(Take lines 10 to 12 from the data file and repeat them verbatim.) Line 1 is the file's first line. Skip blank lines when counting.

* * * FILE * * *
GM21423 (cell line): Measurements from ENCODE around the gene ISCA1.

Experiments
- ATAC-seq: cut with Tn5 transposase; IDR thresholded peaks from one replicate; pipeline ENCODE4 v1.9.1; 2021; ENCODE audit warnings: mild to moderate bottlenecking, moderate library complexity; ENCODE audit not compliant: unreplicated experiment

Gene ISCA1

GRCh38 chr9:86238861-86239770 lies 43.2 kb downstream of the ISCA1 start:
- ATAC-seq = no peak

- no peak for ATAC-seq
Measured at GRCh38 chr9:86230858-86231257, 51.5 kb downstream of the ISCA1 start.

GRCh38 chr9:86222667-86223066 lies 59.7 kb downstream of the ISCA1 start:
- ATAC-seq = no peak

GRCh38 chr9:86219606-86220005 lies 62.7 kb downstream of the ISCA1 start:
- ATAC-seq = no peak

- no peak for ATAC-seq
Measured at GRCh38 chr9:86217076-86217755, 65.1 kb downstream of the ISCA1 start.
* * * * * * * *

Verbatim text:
- ATAC-seq = no peak

GRCh38 chr9:86219606-86220005 lies 62.7 kb downstream of the ISCA1 start:
- ATAC-seq = no peak